- What do you understand by the term ‘management’?
- What do you think are the qualities needed to be an effective civil engineer, social worker, teacher, business analyst, etc?
- What would you do if you were the Managing Director of this company?
- Our ‘After Sales Service Department’ has been receiving an increasing number of complaints from customers recently. If you were the leader of the team, what would you do?
- If you found someone unconscious on the pavement, what would you do?
- An important client has indicated that you should sell his shares when they reached a particular price but that you should check with him first. You were unable to contact him despite trying for the last few days, what would you do?
- A supplier has just informed you that he cannot deliver an essential product you ordered tomorrow – you were counting on this delivery as it will affect production. What would you do?
These questions revolve around self-awareness. Everybody has weaknesses and employers want to know that you are aware of yours and that you are doing something to improve them.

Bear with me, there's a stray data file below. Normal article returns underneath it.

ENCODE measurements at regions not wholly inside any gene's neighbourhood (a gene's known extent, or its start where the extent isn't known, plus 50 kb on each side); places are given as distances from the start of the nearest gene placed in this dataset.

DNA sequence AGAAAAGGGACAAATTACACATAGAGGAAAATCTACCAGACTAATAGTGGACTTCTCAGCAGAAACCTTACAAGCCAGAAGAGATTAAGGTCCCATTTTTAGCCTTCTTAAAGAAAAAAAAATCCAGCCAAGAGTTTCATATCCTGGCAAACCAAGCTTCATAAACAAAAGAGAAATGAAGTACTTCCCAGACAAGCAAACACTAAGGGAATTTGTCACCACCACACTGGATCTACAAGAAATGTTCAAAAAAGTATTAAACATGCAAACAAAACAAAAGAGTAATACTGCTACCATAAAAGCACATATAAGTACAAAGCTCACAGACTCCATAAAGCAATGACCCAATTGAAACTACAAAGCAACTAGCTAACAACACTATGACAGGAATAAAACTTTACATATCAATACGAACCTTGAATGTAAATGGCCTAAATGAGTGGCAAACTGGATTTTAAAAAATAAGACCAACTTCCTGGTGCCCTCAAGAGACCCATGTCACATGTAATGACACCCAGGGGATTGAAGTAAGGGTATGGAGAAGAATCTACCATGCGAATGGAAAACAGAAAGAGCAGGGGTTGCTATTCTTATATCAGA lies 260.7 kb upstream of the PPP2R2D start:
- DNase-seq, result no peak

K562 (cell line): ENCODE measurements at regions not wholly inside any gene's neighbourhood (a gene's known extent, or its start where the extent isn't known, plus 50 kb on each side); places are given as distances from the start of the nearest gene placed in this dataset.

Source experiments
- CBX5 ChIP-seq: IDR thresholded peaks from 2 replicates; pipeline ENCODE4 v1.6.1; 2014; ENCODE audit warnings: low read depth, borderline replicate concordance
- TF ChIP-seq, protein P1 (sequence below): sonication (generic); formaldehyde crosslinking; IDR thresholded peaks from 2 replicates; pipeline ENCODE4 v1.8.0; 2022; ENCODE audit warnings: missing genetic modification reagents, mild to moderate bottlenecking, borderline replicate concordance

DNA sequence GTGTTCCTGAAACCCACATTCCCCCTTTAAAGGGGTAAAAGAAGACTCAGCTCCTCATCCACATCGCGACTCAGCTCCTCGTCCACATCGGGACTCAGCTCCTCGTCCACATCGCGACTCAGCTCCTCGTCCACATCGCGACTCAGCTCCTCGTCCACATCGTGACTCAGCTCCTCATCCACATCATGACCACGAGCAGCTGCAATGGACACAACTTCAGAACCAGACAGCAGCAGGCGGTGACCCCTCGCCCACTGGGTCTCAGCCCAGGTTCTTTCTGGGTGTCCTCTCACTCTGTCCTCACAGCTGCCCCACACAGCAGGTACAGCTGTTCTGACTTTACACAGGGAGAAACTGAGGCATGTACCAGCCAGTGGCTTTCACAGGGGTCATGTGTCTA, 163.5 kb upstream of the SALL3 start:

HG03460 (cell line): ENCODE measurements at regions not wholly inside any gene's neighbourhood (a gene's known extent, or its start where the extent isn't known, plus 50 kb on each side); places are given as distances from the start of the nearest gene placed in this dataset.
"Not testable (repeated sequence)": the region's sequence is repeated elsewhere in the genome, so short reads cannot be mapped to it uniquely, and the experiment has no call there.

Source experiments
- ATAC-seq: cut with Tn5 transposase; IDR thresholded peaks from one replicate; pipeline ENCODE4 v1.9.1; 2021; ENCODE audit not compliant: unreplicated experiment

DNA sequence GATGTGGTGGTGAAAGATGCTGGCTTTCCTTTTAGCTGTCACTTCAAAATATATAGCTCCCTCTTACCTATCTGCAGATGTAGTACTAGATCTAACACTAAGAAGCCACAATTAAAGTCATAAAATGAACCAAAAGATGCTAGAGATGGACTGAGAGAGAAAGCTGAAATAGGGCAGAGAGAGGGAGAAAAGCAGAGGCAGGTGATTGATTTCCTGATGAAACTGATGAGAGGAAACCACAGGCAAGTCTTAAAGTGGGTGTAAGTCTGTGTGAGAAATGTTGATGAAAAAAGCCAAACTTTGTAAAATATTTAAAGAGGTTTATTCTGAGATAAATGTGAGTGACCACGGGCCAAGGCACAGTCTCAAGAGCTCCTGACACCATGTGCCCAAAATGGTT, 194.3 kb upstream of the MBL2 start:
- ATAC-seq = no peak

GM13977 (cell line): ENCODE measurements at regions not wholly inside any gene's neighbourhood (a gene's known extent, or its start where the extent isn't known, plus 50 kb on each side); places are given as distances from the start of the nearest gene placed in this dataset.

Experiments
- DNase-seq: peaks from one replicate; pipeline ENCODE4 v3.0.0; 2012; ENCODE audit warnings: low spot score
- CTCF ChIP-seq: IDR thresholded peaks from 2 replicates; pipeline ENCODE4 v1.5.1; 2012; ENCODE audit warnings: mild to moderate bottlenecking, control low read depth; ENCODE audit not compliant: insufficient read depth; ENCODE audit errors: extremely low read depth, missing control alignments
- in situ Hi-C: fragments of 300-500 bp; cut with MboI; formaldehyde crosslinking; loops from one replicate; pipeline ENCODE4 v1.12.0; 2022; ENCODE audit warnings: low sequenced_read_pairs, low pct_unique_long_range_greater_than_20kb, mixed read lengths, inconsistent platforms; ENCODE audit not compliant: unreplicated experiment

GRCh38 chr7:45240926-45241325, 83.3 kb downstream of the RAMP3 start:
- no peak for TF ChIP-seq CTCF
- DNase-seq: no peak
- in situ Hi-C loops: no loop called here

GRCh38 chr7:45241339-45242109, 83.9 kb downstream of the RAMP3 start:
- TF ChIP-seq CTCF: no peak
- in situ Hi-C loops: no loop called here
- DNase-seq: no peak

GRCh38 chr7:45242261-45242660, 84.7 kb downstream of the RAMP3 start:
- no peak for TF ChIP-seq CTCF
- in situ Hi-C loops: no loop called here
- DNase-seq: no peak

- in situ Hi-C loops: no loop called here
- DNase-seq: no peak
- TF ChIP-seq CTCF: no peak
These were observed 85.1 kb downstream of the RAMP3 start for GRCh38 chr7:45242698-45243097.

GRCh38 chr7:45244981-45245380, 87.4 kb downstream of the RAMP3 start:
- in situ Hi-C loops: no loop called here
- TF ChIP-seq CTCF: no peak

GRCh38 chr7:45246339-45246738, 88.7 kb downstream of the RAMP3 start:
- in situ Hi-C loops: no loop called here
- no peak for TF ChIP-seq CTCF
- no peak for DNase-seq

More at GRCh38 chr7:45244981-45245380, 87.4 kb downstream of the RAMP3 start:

- What would you say are your weaknesses and what steps have you taken to address these?
- What kind of situation would make you frustrated and give up on the tasks you have been doing?
- You seem to have left your job search until after completing your degree. Is this a deliberate choice?
- You took four years to complete your degree course rather than three. Can you tell me why?
- Give an example of when you have had to explain something to someone. How did you ensure they understood you?
- Tell me about a time when you had to influence someone to your point of view.
- Can you give an example of when you have provided good customer service?
- Describe a situation where you have planned and organised an event, project or activity, which involved a fixed deadline. How successful was the result?